Corbyn needs to be less vague to avoid more awkward questions
LABOUR leader Jeremy Corbyn visited Rossendale last week and was asked by a seven year old when he planned to become Prime Minister.
Mr Corbyn replied that it rather depended on when an election would be held.
And also, presumably, whether his party would win seats like Rossendale and Darwen.
It’s worth remembering that for all the praise heaped on Mr Corbyn since he ran the Tories much closers in the general election than many thought he would, the Tories have done pretty well here recently.
Local MP (and Tory) Jake Berry’s share of the vote went up to 50.8 per cent in June compared to 46.6pc in 2015, attracting 25,499 votes this year compared to 22,847 in 2015.
Indeed, you have to go back to 1997 to find a candidate who polled such a high percentage of votes – Janet Anderson for Labour.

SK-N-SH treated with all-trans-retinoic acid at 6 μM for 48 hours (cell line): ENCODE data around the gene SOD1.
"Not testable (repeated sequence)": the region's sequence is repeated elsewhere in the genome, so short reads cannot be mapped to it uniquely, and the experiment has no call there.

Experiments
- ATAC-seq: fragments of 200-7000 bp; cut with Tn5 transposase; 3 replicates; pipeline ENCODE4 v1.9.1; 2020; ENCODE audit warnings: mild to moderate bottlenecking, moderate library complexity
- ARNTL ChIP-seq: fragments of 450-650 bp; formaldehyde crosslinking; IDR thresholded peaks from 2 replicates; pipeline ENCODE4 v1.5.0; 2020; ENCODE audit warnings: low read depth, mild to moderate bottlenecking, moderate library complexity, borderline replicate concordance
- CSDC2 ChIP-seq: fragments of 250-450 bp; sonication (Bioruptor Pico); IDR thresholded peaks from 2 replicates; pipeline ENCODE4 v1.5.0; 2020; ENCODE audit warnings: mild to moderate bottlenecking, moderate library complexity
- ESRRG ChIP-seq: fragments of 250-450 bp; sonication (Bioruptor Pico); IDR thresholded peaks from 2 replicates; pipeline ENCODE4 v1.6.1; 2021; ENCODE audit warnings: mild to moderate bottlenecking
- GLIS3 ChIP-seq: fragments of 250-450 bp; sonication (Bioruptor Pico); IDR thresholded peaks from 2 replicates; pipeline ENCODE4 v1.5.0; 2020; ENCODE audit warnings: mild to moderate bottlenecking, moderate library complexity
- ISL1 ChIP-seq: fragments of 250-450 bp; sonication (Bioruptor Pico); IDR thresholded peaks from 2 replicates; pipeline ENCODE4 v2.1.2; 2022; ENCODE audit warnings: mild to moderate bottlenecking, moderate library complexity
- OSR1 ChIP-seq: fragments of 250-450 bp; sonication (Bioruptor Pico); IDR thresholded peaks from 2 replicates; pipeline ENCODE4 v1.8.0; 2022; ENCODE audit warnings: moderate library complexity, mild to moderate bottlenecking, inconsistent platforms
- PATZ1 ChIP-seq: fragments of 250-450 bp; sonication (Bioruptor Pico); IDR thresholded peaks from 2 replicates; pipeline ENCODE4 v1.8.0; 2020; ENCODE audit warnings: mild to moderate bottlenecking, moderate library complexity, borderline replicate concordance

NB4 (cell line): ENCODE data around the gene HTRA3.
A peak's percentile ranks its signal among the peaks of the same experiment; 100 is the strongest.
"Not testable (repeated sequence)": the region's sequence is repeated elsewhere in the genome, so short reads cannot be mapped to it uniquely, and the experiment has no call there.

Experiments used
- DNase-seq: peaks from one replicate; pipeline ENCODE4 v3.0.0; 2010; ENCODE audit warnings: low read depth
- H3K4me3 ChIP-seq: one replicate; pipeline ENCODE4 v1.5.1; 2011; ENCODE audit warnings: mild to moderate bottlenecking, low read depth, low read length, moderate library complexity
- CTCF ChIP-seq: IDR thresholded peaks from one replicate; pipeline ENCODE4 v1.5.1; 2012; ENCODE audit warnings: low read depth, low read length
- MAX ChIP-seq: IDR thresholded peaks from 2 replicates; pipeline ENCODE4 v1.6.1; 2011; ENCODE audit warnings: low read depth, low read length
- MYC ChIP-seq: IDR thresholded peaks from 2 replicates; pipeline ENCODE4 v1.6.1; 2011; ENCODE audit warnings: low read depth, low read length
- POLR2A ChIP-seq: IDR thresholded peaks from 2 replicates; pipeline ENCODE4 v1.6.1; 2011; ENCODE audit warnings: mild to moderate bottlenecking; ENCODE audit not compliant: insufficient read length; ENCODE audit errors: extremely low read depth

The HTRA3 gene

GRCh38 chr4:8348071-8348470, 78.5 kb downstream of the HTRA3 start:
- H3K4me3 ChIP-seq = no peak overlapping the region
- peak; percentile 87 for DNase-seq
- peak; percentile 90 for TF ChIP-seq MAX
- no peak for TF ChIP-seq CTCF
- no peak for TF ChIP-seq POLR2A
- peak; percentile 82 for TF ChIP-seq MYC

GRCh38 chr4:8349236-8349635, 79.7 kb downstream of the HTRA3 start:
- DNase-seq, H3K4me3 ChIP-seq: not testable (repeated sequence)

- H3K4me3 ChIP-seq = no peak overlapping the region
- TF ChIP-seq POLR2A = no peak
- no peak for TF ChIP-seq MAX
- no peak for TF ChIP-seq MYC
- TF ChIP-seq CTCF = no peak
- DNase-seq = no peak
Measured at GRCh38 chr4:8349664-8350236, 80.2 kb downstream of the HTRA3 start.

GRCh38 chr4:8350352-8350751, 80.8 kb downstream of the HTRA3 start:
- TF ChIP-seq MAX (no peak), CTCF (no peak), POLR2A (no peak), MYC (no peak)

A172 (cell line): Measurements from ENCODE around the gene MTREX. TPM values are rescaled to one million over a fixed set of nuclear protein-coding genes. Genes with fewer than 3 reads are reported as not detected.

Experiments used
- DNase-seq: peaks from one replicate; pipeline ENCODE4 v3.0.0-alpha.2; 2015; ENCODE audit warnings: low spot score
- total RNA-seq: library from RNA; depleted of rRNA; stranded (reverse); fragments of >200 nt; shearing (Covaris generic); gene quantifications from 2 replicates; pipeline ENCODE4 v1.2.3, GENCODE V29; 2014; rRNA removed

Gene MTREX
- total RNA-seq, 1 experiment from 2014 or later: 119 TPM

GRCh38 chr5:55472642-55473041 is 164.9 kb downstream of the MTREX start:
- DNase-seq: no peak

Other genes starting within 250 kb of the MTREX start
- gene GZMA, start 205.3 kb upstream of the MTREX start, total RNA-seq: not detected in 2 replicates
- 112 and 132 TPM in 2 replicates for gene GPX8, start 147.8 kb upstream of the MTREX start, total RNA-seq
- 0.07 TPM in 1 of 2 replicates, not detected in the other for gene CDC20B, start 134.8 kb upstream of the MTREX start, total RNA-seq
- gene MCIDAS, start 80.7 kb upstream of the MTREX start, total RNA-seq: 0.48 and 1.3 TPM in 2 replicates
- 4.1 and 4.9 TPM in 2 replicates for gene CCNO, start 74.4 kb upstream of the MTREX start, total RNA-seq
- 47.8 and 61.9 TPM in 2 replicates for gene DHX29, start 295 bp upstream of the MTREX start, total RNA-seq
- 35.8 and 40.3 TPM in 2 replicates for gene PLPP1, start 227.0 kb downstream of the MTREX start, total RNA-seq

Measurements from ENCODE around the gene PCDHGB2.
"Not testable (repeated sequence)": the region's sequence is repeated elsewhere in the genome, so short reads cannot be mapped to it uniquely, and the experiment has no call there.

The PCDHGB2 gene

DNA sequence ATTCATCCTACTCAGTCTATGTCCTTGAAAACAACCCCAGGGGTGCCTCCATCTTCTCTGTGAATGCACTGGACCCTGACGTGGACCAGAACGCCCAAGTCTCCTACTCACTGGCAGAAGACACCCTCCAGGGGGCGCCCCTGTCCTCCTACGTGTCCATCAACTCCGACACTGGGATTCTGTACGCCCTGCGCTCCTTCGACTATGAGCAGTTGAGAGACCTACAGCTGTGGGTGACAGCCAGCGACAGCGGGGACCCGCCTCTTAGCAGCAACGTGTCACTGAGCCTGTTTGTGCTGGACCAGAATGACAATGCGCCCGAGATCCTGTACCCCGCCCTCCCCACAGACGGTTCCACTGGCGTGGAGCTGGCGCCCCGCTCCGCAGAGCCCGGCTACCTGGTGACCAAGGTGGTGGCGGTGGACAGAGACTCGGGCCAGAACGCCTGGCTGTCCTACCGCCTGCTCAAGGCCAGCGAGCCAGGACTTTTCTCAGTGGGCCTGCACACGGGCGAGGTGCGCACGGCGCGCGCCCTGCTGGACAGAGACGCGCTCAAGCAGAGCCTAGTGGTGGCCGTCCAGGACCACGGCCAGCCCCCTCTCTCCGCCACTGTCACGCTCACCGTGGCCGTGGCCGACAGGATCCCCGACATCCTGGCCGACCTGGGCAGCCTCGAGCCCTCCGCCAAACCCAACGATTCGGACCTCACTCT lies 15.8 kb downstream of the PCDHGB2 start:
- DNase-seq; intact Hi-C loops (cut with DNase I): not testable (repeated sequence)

Labour, whose candidate Alyson Barnes led an excellent campaign, increased Labour’s share by 9.4pc and polled 22,283 compared to 2015 candidate Will Straw’s 17,193 (35.1pc of votes).
Just a few weeks before the general election, the Tories took control of Lancashire County Council from Labour in a result which wiped out Labour’s representation of Rossendale at County Hall.
For Labour to stand a fighting chance in the next general election locally, local campaigners need cast iron commitments about the positive changes Labour would make here.
Mr Corbyn spoke only in vague terms about possibly supporting rail services to Rawtenstall and only in loose terms about how he might help the council reduce the number of houses being proposed for here.
And I suspect that won’t be enough should an election be called in the near future.
Jeremy Corbyn at The Whitaker Museum during his visit to the Valley